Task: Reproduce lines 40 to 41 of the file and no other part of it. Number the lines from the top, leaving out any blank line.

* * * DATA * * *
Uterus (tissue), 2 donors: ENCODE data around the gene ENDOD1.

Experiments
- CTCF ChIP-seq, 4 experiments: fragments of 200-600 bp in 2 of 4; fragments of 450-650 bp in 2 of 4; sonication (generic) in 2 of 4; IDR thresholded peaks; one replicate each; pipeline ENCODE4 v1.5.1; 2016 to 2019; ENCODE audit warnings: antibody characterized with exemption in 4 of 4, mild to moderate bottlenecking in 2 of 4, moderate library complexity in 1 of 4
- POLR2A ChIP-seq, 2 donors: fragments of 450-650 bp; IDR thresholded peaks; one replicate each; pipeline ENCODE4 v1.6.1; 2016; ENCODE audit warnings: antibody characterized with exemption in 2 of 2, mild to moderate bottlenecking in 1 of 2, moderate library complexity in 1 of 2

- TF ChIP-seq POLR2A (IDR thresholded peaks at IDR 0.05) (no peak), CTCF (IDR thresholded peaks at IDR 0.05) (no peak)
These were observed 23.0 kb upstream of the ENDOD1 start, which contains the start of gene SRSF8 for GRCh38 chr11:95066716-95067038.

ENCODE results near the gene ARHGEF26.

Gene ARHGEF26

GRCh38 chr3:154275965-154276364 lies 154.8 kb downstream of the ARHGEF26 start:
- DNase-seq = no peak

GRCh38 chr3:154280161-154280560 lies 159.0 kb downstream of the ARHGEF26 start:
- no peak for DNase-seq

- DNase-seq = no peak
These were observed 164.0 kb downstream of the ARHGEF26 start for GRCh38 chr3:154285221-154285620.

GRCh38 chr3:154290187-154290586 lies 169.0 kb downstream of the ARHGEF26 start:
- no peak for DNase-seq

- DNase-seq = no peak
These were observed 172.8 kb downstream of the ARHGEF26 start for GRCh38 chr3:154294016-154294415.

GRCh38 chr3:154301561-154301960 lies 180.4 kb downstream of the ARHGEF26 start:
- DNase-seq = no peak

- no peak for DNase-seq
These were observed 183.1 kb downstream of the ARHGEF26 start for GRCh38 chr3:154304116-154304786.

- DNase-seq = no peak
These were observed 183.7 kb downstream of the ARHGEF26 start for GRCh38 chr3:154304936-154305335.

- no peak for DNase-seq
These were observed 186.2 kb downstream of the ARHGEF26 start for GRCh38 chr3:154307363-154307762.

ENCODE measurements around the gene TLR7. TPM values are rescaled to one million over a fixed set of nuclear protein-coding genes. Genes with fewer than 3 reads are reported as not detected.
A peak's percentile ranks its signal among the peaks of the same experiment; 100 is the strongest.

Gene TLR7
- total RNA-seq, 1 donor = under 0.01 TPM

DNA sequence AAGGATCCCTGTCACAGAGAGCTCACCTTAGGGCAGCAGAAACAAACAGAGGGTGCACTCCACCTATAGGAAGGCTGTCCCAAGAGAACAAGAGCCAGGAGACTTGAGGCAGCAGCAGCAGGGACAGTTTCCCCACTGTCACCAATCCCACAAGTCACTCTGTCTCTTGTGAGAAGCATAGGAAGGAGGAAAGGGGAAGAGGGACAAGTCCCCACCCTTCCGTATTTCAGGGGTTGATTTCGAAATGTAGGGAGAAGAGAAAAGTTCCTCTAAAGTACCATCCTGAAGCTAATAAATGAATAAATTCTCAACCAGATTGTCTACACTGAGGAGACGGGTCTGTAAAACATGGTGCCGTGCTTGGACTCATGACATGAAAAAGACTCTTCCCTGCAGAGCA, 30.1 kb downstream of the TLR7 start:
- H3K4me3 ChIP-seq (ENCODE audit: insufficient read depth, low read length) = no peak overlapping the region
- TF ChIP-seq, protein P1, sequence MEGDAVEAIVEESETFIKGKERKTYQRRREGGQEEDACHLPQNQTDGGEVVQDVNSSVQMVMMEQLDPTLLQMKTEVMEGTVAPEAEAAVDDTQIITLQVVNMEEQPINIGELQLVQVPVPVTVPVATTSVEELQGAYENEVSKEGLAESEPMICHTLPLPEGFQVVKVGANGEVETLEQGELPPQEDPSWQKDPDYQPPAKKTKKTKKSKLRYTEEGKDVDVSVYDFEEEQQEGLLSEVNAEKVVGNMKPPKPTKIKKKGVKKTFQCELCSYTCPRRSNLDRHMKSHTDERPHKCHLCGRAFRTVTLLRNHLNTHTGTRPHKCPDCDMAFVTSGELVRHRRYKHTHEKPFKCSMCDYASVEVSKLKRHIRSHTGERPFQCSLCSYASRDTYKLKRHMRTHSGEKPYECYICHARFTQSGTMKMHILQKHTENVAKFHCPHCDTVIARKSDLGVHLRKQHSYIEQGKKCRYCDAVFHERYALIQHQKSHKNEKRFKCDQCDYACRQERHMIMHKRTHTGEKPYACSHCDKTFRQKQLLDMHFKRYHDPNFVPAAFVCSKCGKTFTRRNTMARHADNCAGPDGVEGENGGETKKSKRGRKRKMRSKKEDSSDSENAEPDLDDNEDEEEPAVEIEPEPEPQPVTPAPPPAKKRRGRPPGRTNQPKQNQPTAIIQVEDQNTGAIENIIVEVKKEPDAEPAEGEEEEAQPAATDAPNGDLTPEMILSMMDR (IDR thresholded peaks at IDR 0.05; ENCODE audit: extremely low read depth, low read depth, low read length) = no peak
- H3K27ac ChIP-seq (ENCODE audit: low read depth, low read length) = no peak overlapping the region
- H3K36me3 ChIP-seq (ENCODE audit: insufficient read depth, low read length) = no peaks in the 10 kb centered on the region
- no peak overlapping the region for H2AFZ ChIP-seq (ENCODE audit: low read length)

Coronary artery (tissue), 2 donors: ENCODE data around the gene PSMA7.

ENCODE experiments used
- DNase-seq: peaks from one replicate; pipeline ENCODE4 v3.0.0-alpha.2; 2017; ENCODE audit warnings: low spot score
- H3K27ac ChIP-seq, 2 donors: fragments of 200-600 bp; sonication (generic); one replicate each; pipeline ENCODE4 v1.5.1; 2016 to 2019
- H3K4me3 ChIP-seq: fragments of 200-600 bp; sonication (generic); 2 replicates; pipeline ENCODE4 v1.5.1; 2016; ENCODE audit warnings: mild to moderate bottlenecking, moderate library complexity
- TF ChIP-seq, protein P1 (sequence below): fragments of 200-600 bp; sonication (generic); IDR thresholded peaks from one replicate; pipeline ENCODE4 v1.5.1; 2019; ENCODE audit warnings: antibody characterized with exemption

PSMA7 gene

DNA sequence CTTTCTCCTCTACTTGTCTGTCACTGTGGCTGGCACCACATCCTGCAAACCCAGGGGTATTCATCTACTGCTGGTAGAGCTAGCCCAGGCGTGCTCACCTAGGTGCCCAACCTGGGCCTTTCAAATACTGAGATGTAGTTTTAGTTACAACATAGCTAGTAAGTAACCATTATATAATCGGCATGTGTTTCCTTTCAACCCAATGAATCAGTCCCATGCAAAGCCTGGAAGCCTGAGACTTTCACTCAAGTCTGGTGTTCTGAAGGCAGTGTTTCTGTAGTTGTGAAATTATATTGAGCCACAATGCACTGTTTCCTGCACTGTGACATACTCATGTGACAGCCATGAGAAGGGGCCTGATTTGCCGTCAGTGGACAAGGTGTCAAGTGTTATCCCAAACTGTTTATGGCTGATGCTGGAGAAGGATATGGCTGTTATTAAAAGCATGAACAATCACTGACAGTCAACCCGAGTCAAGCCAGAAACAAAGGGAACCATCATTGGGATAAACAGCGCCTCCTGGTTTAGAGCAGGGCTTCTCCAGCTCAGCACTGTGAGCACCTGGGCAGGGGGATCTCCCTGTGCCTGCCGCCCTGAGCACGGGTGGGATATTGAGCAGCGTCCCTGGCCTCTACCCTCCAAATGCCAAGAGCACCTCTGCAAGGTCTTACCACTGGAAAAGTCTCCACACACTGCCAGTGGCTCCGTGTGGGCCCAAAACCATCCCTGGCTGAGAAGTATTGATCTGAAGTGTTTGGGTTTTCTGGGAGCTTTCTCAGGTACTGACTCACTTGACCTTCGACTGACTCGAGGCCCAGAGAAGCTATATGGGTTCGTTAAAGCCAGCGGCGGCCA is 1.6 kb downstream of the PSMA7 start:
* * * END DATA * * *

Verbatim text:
- H3K27ac ChIP-seq, 2 donors: fragments of 200-600 bp; sonication (generic); one replicate each; pipeline ENCODE4 v1.5.1; 2016 to 2019
- H3K4me3 ChIP-seq: fragments of 200-600 bp; sonication (generic); 2 replicates; pipeline ENCODE4 v1.5.1; 2016; ENCODE audit warnings: mild to moderate bottlenecking, moderate library complexity